Supermarkets react to HFSS delay

As reported in Number 47 from RPC Bites, the government decided to delay the implementation of HFSS restrictions on price promotions, citing the cost of living crisis as the main driver.

Despite the postponement, last month Tesco announced it would still discontinue its multi-buy promotions on HFSS products from October this year, in line with its understanding that consumers want to eat healthier. This is supported by a recent study, which found that 49% of respondents wanted to consume “healthier, vegan and sustainable” some products.

Sainsbury’s also released a statement, saying it would also stick to its original plan to remove promotions on HFSS products by autumn. Sainsbury’s has been working to reduce the amount of unhealthy food on its shelves since 2016, and in 2021 around 60% of its offerings were for healthier products.

Morrisons is taking a different approach to the HFSS delay and said it would keep many multi-buy offers available in stores beyond the original October 2022 deadline. The supermarket said it had made a voluntary reformulation to reduce sugar and salt in many of its own-brand products and that many of its promotions were already for healthier foods.

It’s not easy being green!

Tesco is the latest retailer to face ASA criticism for ‘greenwashing’. Tesco has released a series of TV, print and social media ads suggesting buying its Plant Chef burgers could help customers”make a difference for the planet.“After receiving more than 170 complaints, the ASA found there was insufficient evidence to support the claims and concluded that the advertisements were likely to mislead.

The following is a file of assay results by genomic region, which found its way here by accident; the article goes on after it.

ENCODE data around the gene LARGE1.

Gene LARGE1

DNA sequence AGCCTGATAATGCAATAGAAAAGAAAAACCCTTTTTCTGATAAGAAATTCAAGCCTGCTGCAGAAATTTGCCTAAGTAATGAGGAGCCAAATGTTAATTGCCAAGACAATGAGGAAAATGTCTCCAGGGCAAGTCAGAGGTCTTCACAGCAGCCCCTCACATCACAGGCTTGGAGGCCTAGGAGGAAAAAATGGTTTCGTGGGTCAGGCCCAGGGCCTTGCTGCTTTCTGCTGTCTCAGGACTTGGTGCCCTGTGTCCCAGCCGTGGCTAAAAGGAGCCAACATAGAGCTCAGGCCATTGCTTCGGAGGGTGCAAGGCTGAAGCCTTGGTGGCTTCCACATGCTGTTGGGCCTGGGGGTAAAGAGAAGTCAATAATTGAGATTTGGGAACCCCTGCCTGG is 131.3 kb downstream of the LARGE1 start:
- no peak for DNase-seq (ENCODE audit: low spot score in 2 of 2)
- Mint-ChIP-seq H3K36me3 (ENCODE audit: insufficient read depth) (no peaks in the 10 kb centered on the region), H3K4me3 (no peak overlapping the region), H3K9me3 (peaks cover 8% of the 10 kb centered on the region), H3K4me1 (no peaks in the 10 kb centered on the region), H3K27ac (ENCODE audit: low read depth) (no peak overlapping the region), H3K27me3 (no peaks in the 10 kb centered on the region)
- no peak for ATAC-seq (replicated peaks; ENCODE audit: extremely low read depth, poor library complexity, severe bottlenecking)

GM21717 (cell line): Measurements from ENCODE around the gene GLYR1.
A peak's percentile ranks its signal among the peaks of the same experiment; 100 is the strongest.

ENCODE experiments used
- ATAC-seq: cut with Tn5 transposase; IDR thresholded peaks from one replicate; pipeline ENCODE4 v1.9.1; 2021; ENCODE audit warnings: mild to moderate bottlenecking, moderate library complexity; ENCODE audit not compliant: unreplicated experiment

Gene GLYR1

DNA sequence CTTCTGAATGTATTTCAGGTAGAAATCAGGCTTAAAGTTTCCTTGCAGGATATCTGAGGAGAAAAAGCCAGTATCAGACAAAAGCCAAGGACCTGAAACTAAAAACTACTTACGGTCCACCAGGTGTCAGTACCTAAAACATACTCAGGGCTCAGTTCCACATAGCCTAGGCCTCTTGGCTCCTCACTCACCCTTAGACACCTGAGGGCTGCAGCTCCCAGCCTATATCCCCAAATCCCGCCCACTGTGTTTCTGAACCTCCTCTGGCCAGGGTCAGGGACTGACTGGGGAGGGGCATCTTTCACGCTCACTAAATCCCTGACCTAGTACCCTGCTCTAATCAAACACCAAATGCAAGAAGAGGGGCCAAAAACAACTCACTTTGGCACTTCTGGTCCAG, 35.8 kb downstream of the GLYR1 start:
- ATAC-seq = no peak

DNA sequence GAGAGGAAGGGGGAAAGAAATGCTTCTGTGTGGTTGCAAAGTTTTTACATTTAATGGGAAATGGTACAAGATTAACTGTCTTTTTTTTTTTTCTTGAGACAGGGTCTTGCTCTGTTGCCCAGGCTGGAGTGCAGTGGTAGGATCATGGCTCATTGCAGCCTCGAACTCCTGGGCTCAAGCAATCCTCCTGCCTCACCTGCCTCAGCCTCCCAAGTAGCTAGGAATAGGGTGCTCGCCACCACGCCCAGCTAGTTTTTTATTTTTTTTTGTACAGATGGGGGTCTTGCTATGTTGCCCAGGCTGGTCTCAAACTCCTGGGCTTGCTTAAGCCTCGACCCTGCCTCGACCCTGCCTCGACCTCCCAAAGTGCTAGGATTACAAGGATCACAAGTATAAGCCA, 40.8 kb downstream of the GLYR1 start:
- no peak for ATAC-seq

The CAP Code requires environmental claims to be based on the full life cycle of the advertised product and an advertisement is likely to be considered misleading”in the absence of solid evidence to support a claim“. In response to the complaints, Tesco said it relied on evidence from academic experts and the scientific community to reach the conclusion that a plant-based diet is better for the planet, and that this view could be understood.While the ASA expressed some sympathy for Tesco, it acknowledged that processed plant-based products with ingredients sourced from around the world can still have a negative environmental impact.

Tesco has been ordered to ensure that adverts no longer appear in the offending form and that future adverts do not make environmental claims unless Tesco has sufficient evidence to back them up.

Plans to open a new vertical farm in Suffolk

Dutch vertical farming company, OneFarm, has announced plans to open a new vertical farm in Suffolk next year. The farm will cover an area of ​​6,400 m² and produce around 415 tons of food each year, including herbs and salad leaves. The OneFarm facility will be fully covered, producing fresh food in vertical growing towers that minimize the amount of soil and water needed. The proceeds will primarily be used to supply commercial catering groups and home delivery recipe boxes.

The OneFarm CEO highlighted the company’s consumer philosophy and “focus on environmental and economic sustainabilityin the food production sector; the company intends to open up to 25 indoor farms over the next few years. OneFarm is not the only vertical farming company planning to grow in the UK: Jones Food Company and Fischer Farms have announced plans to open vertical farms, in Gloucester and Norfolk respectively.